This book was equal parts epic adventure and thoughtful character study, which is what I want in a Star Wars novel. Claudia Gray does and excellent job maintaining and expanding upon the characters of Obi – Wan Kenobi and Qui – Gon Jinn. Even the original characters in the novel are interesting in their own right. This imaginative addition to the Star Wars canon is definitely worth the read for both casual and long term fans alike.
Hello everyone! Yet again, I find myself finishing a book at an ungodly hour and feeling the need to blog about it immediately after when I should just go to bed. This one, for me, couldn’t wait. I wanted to kick off Pride Month with an LGBTQ+ book review for all of you. I am in the process of moving right now (among other life events) so I don’t know how much time I’ll have to read this month. But nothing will ever truly get between me and my need to read every book I get my hands on. So, let’s discuss Winter’s Orbit.
Prince Kiem has built a reputation for himself as the “playboy prince of Iskat,” which puts him in the bad graces of the Emperor, his grandmother. His carefree life is turned upside down when the Emperor calls on him to enter a political marriage with the recently widowed Count Jainan. Neither wants to be married, but it is the only way to settle the disharmony rising up between their home planets. The couple soon find themselves wrapped up in a conspiracy that spreads across the galaxy and must work together to prevent a possible war.
Everina Maxwell does an excellent job balancing a compelling plot and slow burn romance in this exciting sci-fi novel. The pacing was steady and allows for the reader to fully absorb the vast galaxy that Maxwell carefully crafts. The romance between Kiem and Jainan is sweet, awkward, and passionate in all of the best ways. It is definitely more of a character driven novel overall, which I appreciate in this instance. With sci-fi novels, it sometimes feels as though I either get to know the setting or the characters well but rarely both. In this instance, I felt as though both were equally fleshed out through the writing. I am absolutely going to recommend this novel if you are looking for a sci-fi adventure with romance to read this summer.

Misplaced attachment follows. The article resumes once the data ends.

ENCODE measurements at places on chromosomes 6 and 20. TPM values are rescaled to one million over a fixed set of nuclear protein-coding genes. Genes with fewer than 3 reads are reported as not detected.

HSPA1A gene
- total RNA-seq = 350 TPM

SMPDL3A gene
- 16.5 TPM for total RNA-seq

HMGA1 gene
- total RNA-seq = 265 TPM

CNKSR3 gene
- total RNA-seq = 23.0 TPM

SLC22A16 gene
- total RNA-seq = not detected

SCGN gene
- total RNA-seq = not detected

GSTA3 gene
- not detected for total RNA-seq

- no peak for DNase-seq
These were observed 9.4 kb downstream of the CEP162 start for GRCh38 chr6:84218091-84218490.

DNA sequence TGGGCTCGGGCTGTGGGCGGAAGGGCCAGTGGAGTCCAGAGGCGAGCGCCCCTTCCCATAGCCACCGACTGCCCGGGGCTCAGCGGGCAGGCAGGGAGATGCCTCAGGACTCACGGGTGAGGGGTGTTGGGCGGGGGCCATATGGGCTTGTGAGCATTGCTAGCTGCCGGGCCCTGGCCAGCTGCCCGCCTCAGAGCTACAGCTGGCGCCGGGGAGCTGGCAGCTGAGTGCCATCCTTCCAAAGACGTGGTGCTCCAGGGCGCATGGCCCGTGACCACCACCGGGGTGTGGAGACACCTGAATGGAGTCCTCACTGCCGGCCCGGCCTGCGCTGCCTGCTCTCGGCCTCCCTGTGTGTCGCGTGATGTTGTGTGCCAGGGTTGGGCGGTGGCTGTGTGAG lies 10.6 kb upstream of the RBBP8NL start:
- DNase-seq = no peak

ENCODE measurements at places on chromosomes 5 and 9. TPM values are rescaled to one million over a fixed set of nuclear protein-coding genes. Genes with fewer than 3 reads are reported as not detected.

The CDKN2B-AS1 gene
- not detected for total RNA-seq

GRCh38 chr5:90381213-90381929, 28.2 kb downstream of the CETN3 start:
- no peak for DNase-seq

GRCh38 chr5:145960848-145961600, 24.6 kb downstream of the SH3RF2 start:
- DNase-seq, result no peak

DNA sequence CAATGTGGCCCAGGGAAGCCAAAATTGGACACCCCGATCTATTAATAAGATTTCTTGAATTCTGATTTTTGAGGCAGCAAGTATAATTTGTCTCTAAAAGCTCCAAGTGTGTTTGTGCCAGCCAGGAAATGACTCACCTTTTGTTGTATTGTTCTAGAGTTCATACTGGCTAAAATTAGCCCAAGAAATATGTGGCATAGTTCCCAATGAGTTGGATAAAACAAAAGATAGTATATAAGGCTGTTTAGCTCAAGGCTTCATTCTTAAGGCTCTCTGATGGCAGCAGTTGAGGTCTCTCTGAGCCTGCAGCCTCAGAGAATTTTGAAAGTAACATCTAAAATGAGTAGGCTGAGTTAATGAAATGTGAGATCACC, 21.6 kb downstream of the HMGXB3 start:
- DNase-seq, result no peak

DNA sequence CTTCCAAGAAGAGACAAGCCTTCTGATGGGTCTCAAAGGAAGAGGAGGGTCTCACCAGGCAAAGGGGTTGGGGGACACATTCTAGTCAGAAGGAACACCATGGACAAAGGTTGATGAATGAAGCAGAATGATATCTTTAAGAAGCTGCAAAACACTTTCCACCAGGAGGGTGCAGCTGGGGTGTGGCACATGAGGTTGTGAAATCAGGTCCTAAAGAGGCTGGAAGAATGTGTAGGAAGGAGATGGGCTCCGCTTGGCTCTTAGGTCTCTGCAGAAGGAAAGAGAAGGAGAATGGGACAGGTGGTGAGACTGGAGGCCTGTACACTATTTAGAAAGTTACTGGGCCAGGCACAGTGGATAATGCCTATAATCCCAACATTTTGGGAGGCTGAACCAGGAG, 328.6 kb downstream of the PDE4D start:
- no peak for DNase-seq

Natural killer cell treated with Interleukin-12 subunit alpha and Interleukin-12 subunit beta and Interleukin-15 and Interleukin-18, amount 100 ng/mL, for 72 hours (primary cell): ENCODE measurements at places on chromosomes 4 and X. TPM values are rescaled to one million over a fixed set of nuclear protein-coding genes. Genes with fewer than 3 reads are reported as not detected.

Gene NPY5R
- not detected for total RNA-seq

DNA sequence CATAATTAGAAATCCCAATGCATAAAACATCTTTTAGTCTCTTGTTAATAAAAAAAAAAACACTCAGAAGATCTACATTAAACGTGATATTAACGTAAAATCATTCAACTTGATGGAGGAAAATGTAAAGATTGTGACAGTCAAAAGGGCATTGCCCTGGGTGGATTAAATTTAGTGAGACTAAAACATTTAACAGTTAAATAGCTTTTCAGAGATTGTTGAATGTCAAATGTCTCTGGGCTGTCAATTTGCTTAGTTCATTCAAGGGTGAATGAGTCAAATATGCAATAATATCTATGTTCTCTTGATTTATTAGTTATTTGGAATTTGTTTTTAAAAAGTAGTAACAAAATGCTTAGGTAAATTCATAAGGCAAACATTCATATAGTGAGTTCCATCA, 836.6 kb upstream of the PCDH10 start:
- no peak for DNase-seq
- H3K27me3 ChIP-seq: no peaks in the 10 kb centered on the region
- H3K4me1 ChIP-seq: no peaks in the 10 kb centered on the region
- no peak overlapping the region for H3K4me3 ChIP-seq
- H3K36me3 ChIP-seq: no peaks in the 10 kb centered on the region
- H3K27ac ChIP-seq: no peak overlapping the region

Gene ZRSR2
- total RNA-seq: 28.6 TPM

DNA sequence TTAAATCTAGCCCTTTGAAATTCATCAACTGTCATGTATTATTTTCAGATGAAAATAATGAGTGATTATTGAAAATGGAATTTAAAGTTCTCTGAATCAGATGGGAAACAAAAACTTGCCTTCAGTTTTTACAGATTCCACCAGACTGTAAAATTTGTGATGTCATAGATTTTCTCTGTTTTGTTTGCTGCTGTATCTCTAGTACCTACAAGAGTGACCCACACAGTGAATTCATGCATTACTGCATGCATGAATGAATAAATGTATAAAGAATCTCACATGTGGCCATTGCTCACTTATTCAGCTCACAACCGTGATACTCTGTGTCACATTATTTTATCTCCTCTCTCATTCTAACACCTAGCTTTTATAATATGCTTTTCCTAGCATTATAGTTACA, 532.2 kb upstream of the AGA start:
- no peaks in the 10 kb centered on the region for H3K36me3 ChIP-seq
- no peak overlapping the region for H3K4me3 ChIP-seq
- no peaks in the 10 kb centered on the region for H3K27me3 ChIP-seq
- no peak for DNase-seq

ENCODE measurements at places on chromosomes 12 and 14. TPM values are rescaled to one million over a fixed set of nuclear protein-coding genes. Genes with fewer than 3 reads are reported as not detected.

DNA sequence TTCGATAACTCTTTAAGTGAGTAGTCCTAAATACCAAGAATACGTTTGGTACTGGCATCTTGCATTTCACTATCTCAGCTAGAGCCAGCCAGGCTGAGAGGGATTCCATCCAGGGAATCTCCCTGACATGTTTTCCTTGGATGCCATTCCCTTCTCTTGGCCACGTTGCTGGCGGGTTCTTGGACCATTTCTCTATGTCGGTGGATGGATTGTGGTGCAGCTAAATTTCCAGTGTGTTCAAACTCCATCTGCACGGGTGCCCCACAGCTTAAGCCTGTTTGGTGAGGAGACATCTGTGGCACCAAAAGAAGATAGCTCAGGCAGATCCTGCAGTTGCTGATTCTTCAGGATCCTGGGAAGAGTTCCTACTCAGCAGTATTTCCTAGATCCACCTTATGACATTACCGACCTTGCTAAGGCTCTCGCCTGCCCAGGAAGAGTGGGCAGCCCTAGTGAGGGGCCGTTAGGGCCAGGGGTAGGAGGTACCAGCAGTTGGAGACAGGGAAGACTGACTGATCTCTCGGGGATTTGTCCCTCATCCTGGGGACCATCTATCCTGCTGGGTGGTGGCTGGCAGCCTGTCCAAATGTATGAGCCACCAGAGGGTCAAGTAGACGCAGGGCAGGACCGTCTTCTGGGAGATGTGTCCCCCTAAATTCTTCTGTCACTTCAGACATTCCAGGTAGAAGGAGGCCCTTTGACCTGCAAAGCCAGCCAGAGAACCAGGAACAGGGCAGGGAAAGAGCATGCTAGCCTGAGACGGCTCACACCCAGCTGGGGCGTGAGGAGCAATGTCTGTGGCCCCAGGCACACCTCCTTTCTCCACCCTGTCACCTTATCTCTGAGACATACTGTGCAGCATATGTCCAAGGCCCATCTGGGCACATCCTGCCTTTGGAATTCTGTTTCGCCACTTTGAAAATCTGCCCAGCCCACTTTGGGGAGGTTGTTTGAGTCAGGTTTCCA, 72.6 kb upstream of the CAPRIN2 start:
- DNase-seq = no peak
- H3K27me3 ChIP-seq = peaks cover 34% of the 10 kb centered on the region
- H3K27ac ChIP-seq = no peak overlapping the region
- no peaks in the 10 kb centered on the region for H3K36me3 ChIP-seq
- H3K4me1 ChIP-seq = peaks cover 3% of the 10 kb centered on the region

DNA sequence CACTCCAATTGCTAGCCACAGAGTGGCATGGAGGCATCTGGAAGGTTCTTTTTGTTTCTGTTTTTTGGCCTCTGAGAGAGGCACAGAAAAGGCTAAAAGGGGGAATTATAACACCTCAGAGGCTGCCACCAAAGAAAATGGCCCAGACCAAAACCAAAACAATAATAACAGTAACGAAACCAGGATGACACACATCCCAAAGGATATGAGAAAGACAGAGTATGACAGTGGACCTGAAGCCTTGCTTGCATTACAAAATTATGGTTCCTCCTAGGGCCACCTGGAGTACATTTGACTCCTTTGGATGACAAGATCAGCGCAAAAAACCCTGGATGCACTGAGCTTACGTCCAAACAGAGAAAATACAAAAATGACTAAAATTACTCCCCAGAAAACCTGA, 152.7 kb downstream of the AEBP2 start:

Hi everyone! The snow is starting to melt here, but you can’t really trust the weather. I am in a marginally better mood, however, I hope to see some change in my future. I am still very much in the mood for Star Wars after finishing The Book of Boba Fett. I personally enjoyed it quite a bit. A die hard Star Wars fan might disagree with me, though. I digress. Let’s talk about the final book in the Thrawn trilogy.
Grand Admiral Thrawn continues his ruthless attacks against the New Republic with a new weapon at hand: an army of clone troopers. Han Solo and Chewbacca struggle to recruit their fellow smugglers as a last ditch effort to defend against Thrawn’s attacks. Princess Leia must seek out an enemy in the Alliance while also preparing for the birth of her twins. The last hope the New Republic has is in destroying the dark Jedi Master C’baoth and he has only one goal in mind: to bring Luke Skywalker to the dark side or kill him.
This was a pretty satisfying conclusion to the trilogy. My biggest gripe is with the focus on some of the new characters. I personally didn’t get very attached to the some of the new characters that Zahn created but I do respect how these characters helped build the world further. Zahn did do a great job handling the established characters like Luke, Leia, and Han. It felt like a natural progression for them after the original trilogy and they got to have more time to shine. Thrawn is also just a great character to read about. Arguably, he is one of the best Star Wars villains and I would like to see him in live action. I would still recommend this trilogy to any Star Wars fan and I am definitely going to check out more Star Wars novels in the future.
Hi everybody! I could be asleep right now but it’s a snow storm and it has motivated me to shrink my ever-growing TBR list. If you know me, you know I like science fiction but I am no expert in science. I wish I could know more and I am trying to know more. Thankfully, Andy Weir knows how to make science more exciting through these exciting adventures. Let’s talk about Project Hail Mary.
Ryland Grace wakes up from a coma to find himself the sole survivor on a spaceship. He can barely remember his own name, let alone the purpose of his mission. Ryland soon realizes he must do the impossible to save Earth on his own. Or maybe he isn’t alone after all.
I just want to give a huge shoutout to Andy Weir for presenting complicated scientific principles in a way that someone like me, a book nerd, can properly understand. Not only that, it was wrapped in an exciting and suspenseful adventure that kept me reading. It is certainly comparable to Weir’s first breakout novel, The Martian, but this one had some added elements that really played into my love of science fiction. You don’t have to read The Martian or even be a scientist to enjoy the thrilling ride that is Project Hail Mary.